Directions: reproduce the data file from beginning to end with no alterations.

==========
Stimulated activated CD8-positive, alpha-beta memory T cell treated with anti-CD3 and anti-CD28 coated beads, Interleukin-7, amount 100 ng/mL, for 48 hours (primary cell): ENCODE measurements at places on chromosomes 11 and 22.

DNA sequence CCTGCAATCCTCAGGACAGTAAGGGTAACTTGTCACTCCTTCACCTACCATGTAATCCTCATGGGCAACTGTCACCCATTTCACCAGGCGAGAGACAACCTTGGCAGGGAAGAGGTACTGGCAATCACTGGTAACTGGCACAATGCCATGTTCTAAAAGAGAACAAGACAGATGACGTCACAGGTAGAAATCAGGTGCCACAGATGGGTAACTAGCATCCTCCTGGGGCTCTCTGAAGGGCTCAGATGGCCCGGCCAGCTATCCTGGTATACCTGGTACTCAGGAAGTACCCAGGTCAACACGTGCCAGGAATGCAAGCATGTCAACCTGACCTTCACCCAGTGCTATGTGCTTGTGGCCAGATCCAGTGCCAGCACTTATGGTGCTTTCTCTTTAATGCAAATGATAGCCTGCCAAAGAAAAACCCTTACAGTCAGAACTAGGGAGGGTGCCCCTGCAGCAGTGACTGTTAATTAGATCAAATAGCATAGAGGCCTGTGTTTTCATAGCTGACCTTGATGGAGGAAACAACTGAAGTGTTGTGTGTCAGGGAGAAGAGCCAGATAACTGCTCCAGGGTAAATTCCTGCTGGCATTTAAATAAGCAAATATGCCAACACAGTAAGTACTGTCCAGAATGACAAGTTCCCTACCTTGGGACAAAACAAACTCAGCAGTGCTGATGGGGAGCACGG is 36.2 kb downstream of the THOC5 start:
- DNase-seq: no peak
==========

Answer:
Stimulated activated CD8-positive, alpha-beta memory T cell treated with anti-CD3 and anti-CD28 coated beads, Interleukin-7, amount 100 ng/mL, for 48 hours (primary cell): ENCODE measurements at places on chromosomes 11 and 22.

DNA sequence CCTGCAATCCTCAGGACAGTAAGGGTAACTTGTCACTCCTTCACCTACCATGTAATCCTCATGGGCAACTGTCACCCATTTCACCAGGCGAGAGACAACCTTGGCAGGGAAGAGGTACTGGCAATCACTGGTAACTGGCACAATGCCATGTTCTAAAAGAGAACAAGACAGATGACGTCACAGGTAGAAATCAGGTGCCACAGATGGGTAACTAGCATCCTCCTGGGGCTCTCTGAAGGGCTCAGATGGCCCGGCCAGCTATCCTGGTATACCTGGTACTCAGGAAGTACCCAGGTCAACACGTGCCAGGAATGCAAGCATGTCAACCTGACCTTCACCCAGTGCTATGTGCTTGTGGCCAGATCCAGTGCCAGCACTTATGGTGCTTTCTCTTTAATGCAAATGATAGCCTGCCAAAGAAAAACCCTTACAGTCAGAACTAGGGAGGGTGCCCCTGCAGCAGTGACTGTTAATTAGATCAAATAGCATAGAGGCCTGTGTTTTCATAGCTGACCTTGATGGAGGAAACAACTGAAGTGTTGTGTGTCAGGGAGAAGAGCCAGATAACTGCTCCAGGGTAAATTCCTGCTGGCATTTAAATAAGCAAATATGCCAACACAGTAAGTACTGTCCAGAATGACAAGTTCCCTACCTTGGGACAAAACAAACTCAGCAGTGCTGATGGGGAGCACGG is 36.2 kb downstream of the THOC5 start:
- DNase-seq: no peak